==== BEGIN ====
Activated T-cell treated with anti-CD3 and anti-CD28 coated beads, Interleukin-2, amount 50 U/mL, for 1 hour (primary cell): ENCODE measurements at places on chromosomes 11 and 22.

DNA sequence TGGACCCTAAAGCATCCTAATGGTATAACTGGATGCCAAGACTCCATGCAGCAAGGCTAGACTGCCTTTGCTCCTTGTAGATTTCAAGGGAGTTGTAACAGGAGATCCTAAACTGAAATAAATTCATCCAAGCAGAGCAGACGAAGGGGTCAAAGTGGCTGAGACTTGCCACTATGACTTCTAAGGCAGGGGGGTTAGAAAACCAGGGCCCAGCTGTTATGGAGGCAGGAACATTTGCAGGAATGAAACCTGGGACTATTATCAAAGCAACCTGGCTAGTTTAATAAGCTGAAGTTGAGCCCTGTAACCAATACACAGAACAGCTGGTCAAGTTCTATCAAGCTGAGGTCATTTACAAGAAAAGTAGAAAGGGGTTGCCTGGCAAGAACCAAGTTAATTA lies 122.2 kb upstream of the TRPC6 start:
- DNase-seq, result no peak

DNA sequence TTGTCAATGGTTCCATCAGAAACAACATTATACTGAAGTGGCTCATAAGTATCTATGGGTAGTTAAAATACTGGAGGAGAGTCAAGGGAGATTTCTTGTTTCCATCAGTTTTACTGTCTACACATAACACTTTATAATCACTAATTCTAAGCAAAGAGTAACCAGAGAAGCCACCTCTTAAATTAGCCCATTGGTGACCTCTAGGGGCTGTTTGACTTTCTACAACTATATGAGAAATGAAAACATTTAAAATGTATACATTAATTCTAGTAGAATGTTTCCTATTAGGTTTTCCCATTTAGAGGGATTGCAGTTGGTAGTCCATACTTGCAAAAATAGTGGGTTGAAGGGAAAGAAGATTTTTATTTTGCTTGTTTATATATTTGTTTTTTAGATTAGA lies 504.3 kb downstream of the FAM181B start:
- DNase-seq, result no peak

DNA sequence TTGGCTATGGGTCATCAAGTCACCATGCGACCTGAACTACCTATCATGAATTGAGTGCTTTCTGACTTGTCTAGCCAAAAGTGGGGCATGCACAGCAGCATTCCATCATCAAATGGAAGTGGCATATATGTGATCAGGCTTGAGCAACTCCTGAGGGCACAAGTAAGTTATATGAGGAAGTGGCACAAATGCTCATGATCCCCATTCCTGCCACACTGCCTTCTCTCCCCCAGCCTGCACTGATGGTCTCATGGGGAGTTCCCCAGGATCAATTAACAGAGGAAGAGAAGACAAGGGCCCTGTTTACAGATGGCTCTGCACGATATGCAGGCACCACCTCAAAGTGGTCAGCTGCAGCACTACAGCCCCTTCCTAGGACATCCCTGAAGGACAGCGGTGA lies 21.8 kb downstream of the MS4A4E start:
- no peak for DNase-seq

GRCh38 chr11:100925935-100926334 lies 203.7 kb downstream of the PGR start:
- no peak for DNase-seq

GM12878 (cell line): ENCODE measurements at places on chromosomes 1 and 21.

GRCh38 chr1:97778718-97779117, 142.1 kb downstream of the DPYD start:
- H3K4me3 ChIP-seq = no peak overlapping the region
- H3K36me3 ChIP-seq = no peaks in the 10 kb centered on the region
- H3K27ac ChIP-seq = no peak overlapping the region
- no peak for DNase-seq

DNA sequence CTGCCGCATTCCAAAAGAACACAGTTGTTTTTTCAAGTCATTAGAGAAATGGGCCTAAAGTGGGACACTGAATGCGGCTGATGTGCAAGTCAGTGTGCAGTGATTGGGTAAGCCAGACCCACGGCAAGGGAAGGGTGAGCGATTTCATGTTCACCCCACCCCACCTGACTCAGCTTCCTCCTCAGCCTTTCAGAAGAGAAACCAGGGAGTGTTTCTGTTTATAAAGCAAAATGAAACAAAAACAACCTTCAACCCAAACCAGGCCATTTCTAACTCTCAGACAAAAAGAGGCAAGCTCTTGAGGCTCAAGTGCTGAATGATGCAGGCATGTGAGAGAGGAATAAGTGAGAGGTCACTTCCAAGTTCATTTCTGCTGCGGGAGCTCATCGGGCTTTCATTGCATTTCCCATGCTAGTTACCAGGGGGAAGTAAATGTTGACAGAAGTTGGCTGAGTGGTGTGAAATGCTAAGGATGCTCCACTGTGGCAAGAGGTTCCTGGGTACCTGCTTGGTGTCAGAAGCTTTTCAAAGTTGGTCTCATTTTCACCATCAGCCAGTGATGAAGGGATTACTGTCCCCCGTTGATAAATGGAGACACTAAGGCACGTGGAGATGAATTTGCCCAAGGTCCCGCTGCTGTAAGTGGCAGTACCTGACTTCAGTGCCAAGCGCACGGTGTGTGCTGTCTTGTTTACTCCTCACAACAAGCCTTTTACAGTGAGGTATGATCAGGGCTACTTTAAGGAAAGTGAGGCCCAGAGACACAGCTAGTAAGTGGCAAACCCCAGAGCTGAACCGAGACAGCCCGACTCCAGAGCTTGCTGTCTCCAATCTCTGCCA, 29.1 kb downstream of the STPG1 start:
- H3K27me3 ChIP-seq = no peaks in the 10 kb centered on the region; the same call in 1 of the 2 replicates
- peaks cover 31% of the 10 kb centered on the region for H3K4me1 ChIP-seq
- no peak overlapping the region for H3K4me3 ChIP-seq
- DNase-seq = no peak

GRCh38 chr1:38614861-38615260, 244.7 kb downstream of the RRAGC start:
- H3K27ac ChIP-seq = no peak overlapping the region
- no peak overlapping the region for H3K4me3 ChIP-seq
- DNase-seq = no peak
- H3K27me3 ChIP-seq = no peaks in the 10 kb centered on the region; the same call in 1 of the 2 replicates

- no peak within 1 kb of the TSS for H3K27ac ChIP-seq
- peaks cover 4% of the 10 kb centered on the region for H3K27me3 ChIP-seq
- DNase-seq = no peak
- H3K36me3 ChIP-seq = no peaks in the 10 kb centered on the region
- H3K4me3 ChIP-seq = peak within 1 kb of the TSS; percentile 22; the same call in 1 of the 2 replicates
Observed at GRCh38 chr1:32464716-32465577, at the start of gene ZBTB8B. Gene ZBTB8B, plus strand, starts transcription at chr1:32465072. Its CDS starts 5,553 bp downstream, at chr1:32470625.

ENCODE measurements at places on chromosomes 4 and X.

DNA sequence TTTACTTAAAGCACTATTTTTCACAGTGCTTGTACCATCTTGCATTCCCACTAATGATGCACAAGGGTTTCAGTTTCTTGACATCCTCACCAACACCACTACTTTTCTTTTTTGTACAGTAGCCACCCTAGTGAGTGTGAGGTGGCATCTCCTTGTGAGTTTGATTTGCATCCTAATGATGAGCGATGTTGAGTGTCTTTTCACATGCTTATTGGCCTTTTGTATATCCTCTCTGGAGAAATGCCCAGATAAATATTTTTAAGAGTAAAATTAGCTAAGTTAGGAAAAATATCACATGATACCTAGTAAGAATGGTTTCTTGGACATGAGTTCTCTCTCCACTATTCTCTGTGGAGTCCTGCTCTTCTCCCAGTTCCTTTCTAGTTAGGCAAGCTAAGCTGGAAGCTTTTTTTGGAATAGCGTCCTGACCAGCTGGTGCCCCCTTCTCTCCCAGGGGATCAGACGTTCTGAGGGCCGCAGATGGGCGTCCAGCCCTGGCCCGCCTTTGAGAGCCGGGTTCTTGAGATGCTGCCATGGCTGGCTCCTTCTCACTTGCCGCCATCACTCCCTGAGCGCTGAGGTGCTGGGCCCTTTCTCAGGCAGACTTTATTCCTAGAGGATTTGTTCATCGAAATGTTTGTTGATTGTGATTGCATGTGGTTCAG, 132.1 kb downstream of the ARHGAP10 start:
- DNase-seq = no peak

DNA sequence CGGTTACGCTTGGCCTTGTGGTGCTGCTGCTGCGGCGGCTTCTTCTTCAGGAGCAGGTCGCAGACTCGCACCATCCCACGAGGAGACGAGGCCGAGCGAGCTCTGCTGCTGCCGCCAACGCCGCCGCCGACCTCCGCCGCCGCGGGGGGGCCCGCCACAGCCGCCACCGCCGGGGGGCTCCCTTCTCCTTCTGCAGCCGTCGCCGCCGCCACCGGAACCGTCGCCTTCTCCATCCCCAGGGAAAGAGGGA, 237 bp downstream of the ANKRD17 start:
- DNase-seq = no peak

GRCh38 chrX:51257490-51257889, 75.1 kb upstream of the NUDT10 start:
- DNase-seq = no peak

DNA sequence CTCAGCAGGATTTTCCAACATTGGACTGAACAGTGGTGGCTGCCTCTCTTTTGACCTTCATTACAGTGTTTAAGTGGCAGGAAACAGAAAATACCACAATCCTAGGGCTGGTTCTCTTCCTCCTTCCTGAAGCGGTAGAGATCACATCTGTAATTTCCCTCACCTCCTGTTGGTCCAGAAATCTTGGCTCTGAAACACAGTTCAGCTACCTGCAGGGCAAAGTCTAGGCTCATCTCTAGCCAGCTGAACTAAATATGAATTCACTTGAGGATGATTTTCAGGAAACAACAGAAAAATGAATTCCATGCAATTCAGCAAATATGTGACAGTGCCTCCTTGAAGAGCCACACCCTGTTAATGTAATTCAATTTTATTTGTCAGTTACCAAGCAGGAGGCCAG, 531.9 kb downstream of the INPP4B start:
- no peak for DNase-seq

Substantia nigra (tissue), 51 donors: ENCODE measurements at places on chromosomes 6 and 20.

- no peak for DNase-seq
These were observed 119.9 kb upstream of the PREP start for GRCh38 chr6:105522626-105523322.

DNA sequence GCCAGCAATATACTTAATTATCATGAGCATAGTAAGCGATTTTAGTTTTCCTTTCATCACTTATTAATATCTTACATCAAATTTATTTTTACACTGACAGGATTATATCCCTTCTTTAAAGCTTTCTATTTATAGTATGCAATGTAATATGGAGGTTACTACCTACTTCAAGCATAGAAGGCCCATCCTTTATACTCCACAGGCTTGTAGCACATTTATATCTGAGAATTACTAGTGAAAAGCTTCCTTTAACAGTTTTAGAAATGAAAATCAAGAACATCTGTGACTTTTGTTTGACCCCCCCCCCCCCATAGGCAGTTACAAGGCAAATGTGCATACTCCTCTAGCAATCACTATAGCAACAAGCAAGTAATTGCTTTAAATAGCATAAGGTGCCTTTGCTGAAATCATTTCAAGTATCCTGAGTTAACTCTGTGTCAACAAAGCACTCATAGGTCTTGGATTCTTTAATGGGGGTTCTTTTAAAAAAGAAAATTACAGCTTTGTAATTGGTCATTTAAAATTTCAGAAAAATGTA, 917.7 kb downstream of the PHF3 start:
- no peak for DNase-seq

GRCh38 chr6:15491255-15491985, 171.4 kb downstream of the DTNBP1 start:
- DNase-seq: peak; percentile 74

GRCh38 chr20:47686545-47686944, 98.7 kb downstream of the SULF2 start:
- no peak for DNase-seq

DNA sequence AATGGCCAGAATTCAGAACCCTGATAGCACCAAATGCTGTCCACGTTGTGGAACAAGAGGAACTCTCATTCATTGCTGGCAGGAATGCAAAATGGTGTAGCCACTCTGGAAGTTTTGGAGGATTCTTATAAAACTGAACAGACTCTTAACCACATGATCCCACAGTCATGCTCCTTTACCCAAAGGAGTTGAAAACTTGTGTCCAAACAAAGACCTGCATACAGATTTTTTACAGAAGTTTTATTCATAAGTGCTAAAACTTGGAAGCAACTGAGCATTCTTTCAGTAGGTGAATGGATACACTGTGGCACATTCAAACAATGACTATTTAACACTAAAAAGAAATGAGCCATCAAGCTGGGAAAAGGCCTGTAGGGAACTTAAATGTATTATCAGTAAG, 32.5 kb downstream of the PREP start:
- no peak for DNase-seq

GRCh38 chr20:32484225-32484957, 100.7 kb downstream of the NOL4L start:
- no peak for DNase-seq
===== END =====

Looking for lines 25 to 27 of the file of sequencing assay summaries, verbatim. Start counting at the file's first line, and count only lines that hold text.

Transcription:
- H3K27me3 ChIP-seq = no peaks in the 10 kb centered on the region; the same call in 1 of the 2 replicates

- no peak within 1 kb of the TSS for H3K27ac ChIP-seq
- peaks cover 4% of the 10 kb centered on the region for H3K27me3 ChIP-seq